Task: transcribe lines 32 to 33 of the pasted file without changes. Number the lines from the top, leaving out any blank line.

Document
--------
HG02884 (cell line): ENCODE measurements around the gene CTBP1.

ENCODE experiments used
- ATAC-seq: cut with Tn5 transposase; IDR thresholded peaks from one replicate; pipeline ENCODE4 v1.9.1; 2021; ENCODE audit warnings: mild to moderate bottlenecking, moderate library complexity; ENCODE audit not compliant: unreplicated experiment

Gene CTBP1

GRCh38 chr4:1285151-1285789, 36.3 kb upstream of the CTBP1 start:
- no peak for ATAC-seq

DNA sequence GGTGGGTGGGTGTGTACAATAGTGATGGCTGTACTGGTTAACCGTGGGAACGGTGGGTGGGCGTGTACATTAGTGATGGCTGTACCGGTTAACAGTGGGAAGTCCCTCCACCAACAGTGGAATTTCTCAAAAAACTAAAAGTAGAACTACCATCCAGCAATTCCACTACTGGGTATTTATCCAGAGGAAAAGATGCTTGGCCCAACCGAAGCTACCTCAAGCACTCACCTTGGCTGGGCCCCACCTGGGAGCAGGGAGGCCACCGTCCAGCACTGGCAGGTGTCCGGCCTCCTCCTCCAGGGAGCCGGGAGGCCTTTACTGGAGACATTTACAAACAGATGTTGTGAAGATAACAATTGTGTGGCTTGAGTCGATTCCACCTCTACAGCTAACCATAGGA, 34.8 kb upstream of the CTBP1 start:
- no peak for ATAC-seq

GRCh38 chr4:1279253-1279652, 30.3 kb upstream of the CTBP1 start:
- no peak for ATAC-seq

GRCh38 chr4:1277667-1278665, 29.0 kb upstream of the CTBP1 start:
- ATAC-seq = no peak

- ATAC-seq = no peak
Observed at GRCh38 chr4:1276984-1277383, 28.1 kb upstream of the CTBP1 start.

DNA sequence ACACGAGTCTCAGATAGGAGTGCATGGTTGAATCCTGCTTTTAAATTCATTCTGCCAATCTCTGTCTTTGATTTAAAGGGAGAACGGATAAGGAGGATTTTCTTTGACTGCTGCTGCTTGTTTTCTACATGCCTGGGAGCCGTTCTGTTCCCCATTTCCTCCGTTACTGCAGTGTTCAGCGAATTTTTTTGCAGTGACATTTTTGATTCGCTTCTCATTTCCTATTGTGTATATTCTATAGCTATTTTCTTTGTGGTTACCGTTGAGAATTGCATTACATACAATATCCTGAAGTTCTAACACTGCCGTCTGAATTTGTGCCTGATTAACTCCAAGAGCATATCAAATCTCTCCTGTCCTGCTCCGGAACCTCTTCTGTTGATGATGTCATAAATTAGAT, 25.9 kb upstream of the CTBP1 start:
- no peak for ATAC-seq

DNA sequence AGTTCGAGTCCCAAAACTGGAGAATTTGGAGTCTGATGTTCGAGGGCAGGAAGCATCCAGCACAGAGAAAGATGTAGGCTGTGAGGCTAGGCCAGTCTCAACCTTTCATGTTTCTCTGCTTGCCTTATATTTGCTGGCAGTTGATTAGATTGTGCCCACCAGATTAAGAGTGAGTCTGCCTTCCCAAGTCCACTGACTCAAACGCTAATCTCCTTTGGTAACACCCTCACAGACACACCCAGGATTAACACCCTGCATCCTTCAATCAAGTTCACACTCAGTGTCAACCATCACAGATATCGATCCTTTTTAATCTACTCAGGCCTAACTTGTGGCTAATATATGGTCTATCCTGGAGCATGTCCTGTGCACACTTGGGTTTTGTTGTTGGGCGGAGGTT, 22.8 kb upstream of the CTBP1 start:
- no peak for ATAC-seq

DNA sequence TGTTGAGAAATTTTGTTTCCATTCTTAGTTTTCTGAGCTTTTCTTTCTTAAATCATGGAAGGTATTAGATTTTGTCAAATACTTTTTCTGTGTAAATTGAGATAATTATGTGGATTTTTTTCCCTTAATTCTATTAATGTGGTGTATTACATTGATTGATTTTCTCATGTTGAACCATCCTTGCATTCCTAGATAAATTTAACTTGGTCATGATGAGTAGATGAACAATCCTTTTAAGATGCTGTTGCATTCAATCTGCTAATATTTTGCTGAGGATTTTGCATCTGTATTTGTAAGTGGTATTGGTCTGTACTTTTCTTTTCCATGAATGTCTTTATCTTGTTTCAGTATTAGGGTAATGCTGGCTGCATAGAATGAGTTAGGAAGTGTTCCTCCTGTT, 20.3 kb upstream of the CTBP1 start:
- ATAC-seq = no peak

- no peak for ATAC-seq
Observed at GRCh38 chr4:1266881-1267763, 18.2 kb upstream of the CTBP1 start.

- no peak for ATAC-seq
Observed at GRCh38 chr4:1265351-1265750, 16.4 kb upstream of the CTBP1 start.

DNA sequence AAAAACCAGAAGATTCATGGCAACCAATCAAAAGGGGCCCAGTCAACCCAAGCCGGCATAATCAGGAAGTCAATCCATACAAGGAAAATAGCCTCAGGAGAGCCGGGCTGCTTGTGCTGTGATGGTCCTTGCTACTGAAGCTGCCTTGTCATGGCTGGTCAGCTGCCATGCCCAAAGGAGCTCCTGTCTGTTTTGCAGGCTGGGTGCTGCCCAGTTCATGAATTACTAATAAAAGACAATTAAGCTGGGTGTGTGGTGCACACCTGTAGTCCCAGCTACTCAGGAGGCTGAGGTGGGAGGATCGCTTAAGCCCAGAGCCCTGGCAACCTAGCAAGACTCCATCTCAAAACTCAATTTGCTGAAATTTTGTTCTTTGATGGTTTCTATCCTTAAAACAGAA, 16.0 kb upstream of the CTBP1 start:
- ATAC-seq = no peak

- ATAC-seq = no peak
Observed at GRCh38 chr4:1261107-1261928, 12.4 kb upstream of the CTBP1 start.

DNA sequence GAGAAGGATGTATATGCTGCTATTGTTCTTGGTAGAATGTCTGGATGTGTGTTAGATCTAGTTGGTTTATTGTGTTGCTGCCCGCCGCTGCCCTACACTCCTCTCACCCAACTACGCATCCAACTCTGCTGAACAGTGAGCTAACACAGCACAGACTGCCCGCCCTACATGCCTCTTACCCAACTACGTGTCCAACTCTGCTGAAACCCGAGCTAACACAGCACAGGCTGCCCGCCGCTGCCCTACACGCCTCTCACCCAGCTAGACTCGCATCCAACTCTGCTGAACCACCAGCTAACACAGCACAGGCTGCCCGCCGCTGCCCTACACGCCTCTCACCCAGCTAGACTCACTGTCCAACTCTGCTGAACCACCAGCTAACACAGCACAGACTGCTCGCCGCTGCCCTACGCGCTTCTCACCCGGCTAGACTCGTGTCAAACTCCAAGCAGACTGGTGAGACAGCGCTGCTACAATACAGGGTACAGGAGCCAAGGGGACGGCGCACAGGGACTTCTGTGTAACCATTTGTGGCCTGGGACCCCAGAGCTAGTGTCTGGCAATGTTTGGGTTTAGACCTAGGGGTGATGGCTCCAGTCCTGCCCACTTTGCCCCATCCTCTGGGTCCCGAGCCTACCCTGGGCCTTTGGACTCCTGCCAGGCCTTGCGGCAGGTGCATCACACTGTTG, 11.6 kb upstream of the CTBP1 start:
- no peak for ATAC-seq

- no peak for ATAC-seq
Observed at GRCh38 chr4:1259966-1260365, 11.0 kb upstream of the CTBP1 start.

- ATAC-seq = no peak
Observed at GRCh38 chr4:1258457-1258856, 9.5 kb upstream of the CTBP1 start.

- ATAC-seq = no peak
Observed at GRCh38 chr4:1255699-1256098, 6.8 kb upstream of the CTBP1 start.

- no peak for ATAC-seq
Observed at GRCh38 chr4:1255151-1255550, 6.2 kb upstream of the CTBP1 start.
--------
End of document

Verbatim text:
Observed at GRCh38 chr4:1259966-1260365, 11.0 kb upstream of the CTBP1 start.

- ATAC-seq = no peak